Finding growth and joy through social distancing

New series with short videos featuring formerly incarcerated people will launch episodes every Friday
by Fernanda Pires

ANN ARBOR—Artist and entrepreneur José Rivera spent 10 years in prison. Being isolated gave him the ability to learn more about himself, reflect on his past actions, read lots of books, become a critical thinker and be stronger mentally. It was when he became "a do-er" instead of "a say-er." 

From behind bars, he designed the first Detroit Forever 313 logo, which after his release in 2018, would become an important mark of his clothing business. Today he has his own store in Detroit, with dozens of designs and logos that are printed on hoodies, tees, hats, tank tops and more. 

"During my time, to try to escape, to try to feel like I was outside of the fences, art was what actually helped me," Rivera said. "I had to look inside myself, find my desire, and actually take the initial step to make it happen. It became a passion [and a business]."

Rivera is only one of the narrators who will share insights about how to navigate physical separation and avoid letting isolation be a hazard during this COVID pandemic, in a new summer video series called Living on LOP: What We Learned in Prison. 

Loss of Privileges, or LOP, is when an incarcerated person is forced to be confined and restricted in a way that is more severe than the ordinary prison restrictions. Typically, this looks like a 24 hour lockdown with the exception of food and showers, and no access to other prison “privileges” such as commissary, recreation time, the attendance of “special” events—including religious events.

Created by formerly incarcerated artists Patrick Bates and Cozine Welch, the video series will feature stories of formerly incarcerated people who will share the lessons they have learned through their time in isolation that can now help us all adjust to this unfamiliar territory after being hit by the coronavirus. 

"While incarcerated you learn a method of survival that, in its way, is deeply rooted in human ingenuity. You are forced into subhuman conditions where your ability to express as a living being is severely curtailed and contained," said Welch. The Living on LOP series hopes to highlight that ingenuity by offering to society as a whole the lessons and coping strategies formerly incarcerated folks learned while serving time inside, according to Welch.

For Bates, the goal of this series is to teach people during these times of confinement that you can utilize the same lessons and skills that incarcerated people use to cope with their isolation.

"In prison, we are deprived of our humanity as well as the privileges freedom gives. People are  getting their small dose of something being isolated! In prison we suffer from something that is far beyond any social distance," he said. "We are trying to serve as consultants to those who are being affected as well as give a voice to those that have been completely deprived of their freedom and humanity."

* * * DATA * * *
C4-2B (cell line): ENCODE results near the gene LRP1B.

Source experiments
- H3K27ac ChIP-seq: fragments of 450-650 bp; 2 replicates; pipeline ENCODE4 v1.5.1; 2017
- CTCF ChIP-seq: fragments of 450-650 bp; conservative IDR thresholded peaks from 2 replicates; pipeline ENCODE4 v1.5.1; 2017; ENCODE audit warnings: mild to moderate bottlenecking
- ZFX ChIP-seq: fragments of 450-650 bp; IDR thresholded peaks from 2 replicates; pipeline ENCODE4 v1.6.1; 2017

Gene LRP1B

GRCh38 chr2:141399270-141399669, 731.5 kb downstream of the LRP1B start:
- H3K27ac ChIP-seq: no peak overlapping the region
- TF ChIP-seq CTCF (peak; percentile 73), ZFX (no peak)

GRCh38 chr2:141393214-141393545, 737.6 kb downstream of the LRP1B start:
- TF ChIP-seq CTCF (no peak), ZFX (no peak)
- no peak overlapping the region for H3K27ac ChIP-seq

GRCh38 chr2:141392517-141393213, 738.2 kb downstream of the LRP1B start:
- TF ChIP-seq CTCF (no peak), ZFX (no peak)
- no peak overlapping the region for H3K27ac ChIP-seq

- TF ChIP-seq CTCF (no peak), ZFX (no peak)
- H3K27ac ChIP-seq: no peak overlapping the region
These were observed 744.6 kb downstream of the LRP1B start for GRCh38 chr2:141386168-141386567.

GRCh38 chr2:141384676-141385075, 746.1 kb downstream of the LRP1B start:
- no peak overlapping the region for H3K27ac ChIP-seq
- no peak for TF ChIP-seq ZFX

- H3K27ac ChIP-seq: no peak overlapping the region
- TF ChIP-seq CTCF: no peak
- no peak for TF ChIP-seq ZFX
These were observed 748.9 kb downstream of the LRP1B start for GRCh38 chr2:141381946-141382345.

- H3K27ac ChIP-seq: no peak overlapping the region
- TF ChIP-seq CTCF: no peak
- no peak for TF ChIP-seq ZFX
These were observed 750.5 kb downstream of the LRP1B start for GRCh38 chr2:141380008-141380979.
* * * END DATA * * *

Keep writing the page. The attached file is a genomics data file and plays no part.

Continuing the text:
Welch and Bates are working closely with a group of scholars and students from the University of Michigan. Each video will be about 4 minutes long and will feature a different theme that is topical to the lockdown experience such as exercise, mental health, rationing food, making the most of small spaces, dealing with uncertainty and creating daily structure. 

Associate professor Ashley Lucas, who is also the former Director of the Prison Creative Arts Project and the current Co-Primary Investigator for the Carceral State Project, said she had no doubt about the strength of the project when Bates shared his first thoughts with her.  

Instead of the angry reactions that have been explored in some YouTube videos— you don't know prison, you don't know what we've survived—this project wants to show the world that the formerly incarcerated population has something positive, beautiful and wise to give to the world, Lucas explained.

"I've been really touched by all the prison work I've ever done, but especially in moments of crisis like this. People in prison and people who've come home feel very disempowered, they want to contribute," she said. "Isolation is a very new reality for most of us, and unfortunately, super familiar to people inside." 

Lucas also believes there is a strategy in this project to acknowledge the post-traumatic stress disorder (PTSD) of people who have lived in isolation and overcame this trauma.  

"This project is trying to help people to find that, in their own small ways in their own lives, but also to bring a much greater awareness of the thoughtfulness, the compassion, the wisdom, the expertise of people who've survived incarceration," she said. 

For Welch, it is important to find ways to fulfill the human need to exist beyond just basic living, but also the need to survive mentally and emotionally. "This is where the ingenuity of human beings forced to live as prisoners finds both its expression and its desperately needed purpose," he said.  

This project is a partnership of the University of Michigan’s Prison Creative Arts Project, The Carceral State Project, A Brighter Way and formerly incarcerated participants. All the videos will be up on the Carceral State site.  

More info:
Carceral State Project
A Brighter Way 

Release Date: 06/12/2020
Tags: Prison Creative Arts Project